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GiveLife.ca

    

PRINT EDITION
The people who lived in a glass house
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Hobbs Sun House, built in 1940s for a man who ran a glass company, was city's introduction to international style
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By DAVE LEBLANC
  
  

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Friday, February 23, 2018 – Page H11

To architecture buffs, firsts are important. Which villa was Andrea Palladio's first?

Could we pinpoint the very first Queen Anne home? Since art deco existed before Paris's 1925 Exposition Internationale des Arts Décoratifs, which buildings defined the style? Were the exhibition homes of the Weissenhof Estate in 1927 Stuttgart the very first international style homes?

While there are no Palladian villas in Canada, we can claim a rich history with many architectural movements, including the international style. Honest, stripped of ornament, and with walls of sheet glass made possible by 20th-century technology, it was born in 1920s Europe and given its name by architects Philip Johnson and Henry Russell Hitchcock for their groundbreaking 1932 Museum of Modern Art exhibition in New York.

While the international style's Canadian heyday was certainly the post-Second World War period, a handful of progressive Canadians were thinking about it before the war; most consider the first soul brave enough to turn it into bricks-and-mortar to be artist Bertram Charles Binning. A 1932 graduate of the Vancouver School of Decorative and Applied Arts, in 1939 the art teacher designed a small, open-concept home in North Vancouver that, according to Donald Luxton & Associates in a 2017 conservation report, acted "as a catalyst for the Modern movement in Canada."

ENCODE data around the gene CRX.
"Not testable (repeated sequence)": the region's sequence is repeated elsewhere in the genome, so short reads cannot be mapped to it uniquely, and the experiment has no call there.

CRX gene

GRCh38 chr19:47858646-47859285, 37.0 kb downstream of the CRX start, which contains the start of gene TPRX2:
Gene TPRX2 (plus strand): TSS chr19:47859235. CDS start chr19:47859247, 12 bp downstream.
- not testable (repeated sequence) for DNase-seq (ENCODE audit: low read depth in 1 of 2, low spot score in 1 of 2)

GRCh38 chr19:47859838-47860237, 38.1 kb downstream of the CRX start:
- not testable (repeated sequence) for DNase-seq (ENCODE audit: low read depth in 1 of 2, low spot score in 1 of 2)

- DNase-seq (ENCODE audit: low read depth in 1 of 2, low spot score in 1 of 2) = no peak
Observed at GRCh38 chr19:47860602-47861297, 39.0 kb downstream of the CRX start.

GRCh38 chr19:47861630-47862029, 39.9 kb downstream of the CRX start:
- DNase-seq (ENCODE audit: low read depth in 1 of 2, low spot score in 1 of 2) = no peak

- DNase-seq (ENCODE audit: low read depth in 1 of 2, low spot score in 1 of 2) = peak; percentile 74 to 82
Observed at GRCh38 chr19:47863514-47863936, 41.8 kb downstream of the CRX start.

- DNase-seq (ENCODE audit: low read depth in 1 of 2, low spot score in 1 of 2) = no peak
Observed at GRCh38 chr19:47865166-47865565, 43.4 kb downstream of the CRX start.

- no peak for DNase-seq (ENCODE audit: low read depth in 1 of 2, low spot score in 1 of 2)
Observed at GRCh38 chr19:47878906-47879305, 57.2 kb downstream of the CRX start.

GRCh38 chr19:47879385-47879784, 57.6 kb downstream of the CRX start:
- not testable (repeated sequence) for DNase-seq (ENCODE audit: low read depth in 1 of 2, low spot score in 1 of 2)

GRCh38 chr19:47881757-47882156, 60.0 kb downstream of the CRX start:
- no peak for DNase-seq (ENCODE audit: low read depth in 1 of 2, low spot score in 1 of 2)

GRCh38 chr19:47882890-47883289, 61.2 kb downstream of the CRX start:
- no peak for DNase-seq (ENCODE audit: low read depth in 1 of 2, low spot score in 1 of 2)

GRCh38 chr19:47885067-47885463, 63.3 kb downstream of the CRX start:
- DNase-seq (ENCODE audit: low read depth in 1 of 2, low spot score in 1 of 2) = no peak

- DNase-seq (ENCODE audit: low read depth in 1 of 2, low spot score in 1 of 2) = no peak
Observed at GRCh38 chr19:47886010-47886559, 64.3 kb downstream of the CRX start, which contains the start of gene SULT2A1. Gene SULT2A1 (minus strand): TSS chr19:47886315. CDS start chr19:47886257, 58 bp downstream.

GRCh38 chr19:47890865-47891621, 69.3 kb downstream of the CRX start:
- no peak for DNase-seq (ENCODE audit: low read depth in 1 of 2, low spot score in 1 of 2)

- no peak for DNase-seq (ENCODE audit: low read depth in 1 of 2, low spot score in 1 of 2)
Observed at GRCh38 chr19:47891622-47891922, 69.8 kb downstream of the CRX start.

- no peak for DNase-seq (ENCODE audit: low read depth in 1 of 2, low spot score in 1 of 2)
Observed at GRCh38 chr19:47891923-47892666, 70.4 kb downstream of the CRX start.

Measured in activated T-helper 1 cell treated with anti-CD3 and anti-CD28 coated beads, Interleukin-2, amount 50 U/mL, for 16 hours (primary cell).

(Indeed, in 1997 the house became a National Historic Site of Canada.) He moved in in 1941.

In Toronto, while the 1922 Ashley-Crippen house in Moore Park may have been first to reject ornament, its massing and punched windows keep it firmly rooted in the art-deco realm. To find floor-to-ceiling glass, such as Binning's, we must travel to Rosedale for the 1944 Hobbs Sun House.

Using the (then) new technology of insulated glass units (triple-paned "Thermopane" windows, invented in 1930), architect Gordon Sinclair Adamson - who'd been designing Georgians up until the 1940s - designed a strikingly modern, one-storey, 3,000-square-foot home for Clare F. Wood, president of Hobbs Glass.

Having just moved from London, Ont., Mr. Wood acquired a large, vacant ravine lot at 7 Dale Ave. and worked with the recently converted modernist to produce an L-shaped, open-plan show home for his glass products, which included Vitrolite tiles for bathroom and kitchen walls (the original 1954 Yonge line used them; only Eglinton station survives), heat-treated "armourplate glass" doors, a glass staircase (this according to David Wood, who grew up in the house), and bathroom walls made of opaque glass.

Judging from the few, period photos available, furniture was rather "glassy" also.

After the home was completed in 1945, Hobbs Glass sponsored a Kitchen of Tomorrow exhibit, constructed of "fabulous glass," at Eaton's stores across Canada.

Along with full Thermopane walls, it featured foot-pedal faucets and a "horizontal" refrigerator.

To ensure the Wood family wouldn't cook in the summer, sun angles for Dec. 21 and June 21 were calculated and roof overhangs designed accordingly to block summer sun while permitting low winter sun; to reflect intense summer rays, the roof was clad in the same "duraluminum" used on Lancaster bombers (the roof is still in place today). To keep interior temperatures even, radiant tubes in the concrete slab were fed by a gas boiler positioned in the attic space inside the chimney.